What is Combined Heat and Power?
Combined heat and power (CHP), also called cogeneration, is the simultaneous production of electrical and thermal energy from a single fuel source. CHP systems are a group of distributed generation technologies capable of capturing heat that would otherwise be emitted into the atmosphere during the electric generation process and redirecting it for a useful purpose.
Traditionally, generation of electricity and heat has been a mutually exclusive process. However, by generating heat and power in a combined process, CHP systems are more cost effective, reduce greenhouse gas ( GHG) emissions and provide more efficient use of natural resources. The efficiency levels of CHP technologies vary depending on the size and type of system, with CHP technologies typically achieving efficiency levels of 60-80% (compared to ~45% for separate generation).
CHP systems offer many benefits for municipal, industrial, commercial, institutional and even residential facilities.
Benefits of CHP
- Reduces utility costs and improves economic competitiveness
- Increases power reliability and self-sufficiency
- Reduces GHG emissions and other pollutants
- Reduces demand for imported energy supplies
- Capable of operating on renewable or nonrenewable resources
- Suite of proven, commercially available technologies for various applications
- Additional financial incentives through the feed-in-tariff, Self-Generation Incentive Program ( SGIP) and investment tax credits available for eligible customers
CHP in California
Even with more than 8,500 megawatts (MWs) of active CHP in California at more than 1,000 sites, mostly in the industrial sector, CHP is underutilized in California. There are significant opportunities for CHP systems for both existing and new facilities. The California Air Resources Board identified CHP as the state’s third most significant potential source for GHG emissions reductions, setting a reduction target of 6.7 million metric tons of CO2 from 4,000 MW of new CHP by the year 2020.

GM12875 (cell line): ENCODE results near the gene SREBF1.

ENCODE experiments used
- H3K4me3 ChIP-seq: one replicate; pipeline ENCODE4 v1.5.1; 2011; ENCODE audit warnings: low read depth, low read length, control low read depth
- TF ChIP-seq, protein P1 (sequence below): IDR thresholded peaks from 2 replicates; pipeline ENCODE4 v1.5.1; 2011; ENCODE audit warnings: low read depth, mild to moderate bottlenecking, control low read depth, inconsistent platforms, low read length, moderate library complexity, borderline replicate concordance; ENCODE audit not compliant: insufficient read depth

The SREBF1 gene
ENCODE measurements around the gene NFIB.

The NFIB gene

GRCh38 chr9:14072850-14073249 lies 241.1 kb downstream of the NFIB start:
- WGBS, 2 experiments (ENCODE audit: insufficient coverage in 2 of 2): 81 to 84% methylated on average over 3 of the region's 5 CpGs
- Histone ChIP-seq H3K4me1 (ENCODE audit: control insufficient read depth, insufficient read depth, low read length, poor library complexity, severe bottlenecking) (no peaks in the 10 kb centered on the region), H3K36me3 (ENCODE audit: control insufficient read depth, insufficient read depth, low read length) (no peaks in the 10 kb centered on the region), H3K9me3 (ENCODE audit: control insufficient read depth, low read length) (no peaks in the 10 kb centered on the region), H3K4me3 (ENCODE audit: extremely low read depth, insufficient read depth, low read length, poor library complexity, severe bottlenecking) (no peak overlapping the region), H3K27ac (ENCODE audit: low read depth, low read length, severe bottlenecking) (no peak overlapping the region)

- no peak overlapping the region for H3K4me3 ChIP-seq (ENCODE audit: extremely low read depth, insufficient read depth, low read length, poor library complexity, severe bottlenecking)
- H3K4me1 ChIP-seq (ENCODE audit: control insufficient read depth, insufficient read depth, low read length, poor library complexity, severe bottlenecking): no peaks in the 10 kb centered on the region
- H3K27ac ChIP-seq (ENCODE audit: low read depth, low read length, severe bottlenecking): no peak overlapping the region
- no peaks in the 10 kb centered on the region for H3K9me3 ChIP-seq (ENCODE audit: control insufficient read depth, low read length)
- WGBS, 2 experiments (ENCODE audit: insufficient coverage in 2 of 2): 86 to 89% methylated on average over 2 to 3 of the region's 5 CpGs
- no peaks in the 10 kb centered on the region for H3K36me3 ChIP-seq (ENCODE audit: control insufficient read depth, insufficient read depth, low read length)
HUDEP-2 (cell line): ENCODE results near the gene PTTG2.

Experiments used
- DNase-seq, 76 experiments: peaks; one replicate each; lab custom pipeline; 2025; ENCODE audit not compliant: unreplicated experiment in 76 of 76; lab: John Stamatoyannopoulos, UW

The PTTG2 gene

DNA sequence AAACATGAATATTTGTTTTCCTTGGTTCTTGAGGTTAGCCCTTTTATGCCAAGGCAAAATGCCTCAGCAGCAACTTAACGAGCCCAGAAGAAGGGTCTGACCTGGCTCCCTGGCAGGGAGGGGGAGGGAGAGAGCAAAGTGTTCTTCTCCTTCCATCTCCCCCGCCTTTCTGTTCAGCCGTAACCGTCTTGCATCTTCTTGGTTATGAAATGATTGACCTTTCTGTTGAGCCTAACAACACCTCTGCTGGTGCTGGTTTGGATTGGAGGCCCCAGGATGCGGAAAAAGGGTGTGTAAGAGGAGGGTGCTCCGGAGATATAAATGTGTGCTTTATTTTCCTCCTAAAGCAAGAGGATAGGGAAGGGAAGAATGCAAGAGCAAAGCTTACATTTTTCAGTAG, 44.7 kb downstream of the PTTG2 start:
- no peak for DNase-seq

Types of CHP Systems
CHP systems are identified by the system’s prime mover, the device that powers the generator. CHP systems can be further characterized either as topping-cycle or bottoming-cycle generation.
Topping Cycle CHP
Topping-cycle systems produce electricity first, then recover the excess thermal energy for heating or cooling applications.
Bottoming Cycle CHP
By contrast, bottoming-cycle systems, also known as “waste heat to power,” are a process whereby waste heat from an existing process is used to produce electricity. Both topping- and bottoming-cycle systems are types of cogeneration.
Technologies Eligible for the SGIP
- internal combustion engine
- gas turbine
- fuel cell
- organic rankine cycle turbine*
- steam turbine*
*Organic rankine cycle turbines and steam turbines may only be used in waste heat to power applications.
The fuel used to generate power in an internal combustion engine, microturbine, gas turbine or fuel cell may come from a variety of renewable and nonrenewable sources such as natural gas, propane, waste gas or biogas (gas derived from the breakdown of organic matter). CHP systems that utilize biogas are eligible for increased incentives through the SGIP.